BELGIUM: EU leaders have expressed cautious confidence that Boris Johnson will pivot to back a close economic relationship with the bloc and called for swift ratification of the withdrawal agreement after the prime minister’s election triumph.
The size of Johnson’s majority was welcomed in Brussels, where the 27 heads of state and government have gathered for a two-day summit.
Charles Michel, the European council president, said he expected the withdrawal agreement to be passed through parliament within weeks to allow the UK to leave with a deal in 49 days’ time.
“We expect as soon as possible a vote by the British parliament on the withdrawal agreement,”Michel said. “It is important to have the clarity as soon as possible. We are ready. The EU will negotiate to ensure to have a close cooperation in the future with the UK.”
Earlier, the European commission president, Ursula von der Leyen, said she would “immediately listen to the prime minister, the new prime minister, to be reassured what the pathway is”.
EU leaders believe the Conservative majority will give Johnson free rein to decide his negotiating objectives and compromise in the talks where necessary.
Once the UK parliament has ratified the withdrawal agreement, the European parliament will give its consent in January before the UK’s departure at the end of the month.
EU leaders are waiting to see what incarnation of the prime minister will emerge now he is secure in Downing Street.
Johnson had initially approached the negotiations on the withdrawal agreement with bullish, uncompromising talk, but swiftly broke his red lines to concede to a customs border in the Irish Sea between Northern Ireland and Great Britain.
The Irish taoiseach, Leo Varadkar, hinted at private assurances from Johnson that he would sign up to EU standards in order to secure a trade deal.
“I’d like that to ensure we still have tariff-free and quota-free trade between Britain and the EU and to have a set of minimum standards so that nobody feels that there’s unfair competition or anyone’s trying to undercut them when it comes to labour rights, environmental protection and issues like that,” he said. “And [from] my conversations with Mr Johnson, I think he’s probably in a similar space, so it’s a case of now getting on with it.
“It’s a case of now getting on with it and I think the prospect is there to develop a new future economic partnership between the EU and UK, and one that’s going to be mighty and good for all of us.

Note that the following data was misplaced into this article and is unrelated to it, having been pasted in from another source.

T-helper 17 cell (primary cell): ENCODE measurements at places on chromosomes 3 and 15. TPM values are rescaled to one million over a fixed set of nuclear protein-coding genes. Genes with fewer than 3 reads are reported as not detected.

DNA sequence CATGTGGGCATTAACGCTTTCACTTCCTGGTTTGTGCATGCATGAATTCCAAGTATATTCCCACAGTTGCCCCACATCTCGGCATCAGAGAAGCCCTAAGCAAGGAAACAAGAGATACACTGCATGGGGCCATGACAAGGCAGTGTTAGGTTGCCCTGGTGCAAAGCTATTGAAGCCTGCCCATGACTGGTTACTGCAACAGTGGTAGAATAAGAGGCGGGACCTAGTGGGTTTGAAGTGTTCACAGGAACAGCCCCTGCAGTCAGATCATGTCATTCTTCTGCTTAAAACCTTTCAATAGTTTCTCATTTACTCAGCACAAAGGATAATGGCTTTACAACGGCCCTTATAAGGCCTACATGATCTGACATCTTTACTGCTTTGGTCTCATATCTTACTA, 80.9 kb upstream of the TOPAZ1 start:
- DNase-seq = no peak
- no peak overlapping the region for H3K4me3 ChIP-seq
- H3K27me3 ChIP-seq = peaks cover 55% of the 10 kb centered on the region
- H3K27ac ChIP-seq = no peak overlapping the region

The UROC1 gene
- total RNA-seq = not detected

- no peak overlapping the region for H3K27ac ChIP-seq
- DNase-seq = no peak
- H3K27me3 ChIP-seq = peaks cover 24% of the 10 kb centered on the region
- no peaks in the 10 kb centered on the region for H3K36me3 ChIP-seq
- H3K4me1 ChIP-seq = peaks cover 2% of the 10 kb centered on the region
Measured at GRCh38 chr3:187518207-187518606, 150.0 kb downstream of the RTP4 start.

EU leaders are expected to issue a communique later on Friday saying “the future relationship will have to be based on a balance of rights and obligations and ensure a level playing field”.
Brussels wants the British government to sign up to EU environment, tax, work and social standards as it seeks “to establish as close as possible a future relationship with the UK”, according to a leaked draft of the document.
There is a debate among the EU27 and with the European commission on what might be possible to negotiate between 31 January, when the UK is expected to leave, and the end of the transition period 11 months later.
Johnson has said he will not extend the transition period, as would be permissible under the terms of the withdrawal agreement, beyond the end of 2020.
The EU’s chief negotiator, Michel Barnier, who has been confirmed in his post, has said that as a result, there is insufficient time to complete negotiations on a comprehensive deal and trade will need to be prioritised, leaving other issues such as cooperation on services and transport for later.
The Dutch prime minister, Mark Rutte, conceded at the summit that it would be “quite a challenge given the short time available” to find agreement even on trade by the end of next year. “We have to discuss the precise approach to these negotiations,” he said.
Belgium’s prime minister, Sophie Wilmès, said: “We have to give a clear mandate to Michel Barnier to negotiate what our relationship will be.”
The Danish prime minister, Mette Frederiksen, said her government would be pushing hard to maintain access to UK waters for Denmark’s fishing industry. “When it comes to Brexit, fishing is particularly important for Denmark, because it is a profession that depends on good cooperation with the countries that share the same fishing area. So there is no doubt that fishing really matters,” she said.
Satisfaction that there will now be clarity from the UK over the next steps has, however, been tempered by sadness at the its imminent departure.
The Czech prime minister, Andrej Babiš, said: “It is obviously a giant success for Boris Johnson. He is a charismatic leader. He won and now they will leave, unfortunately. That is bad news for Europe.”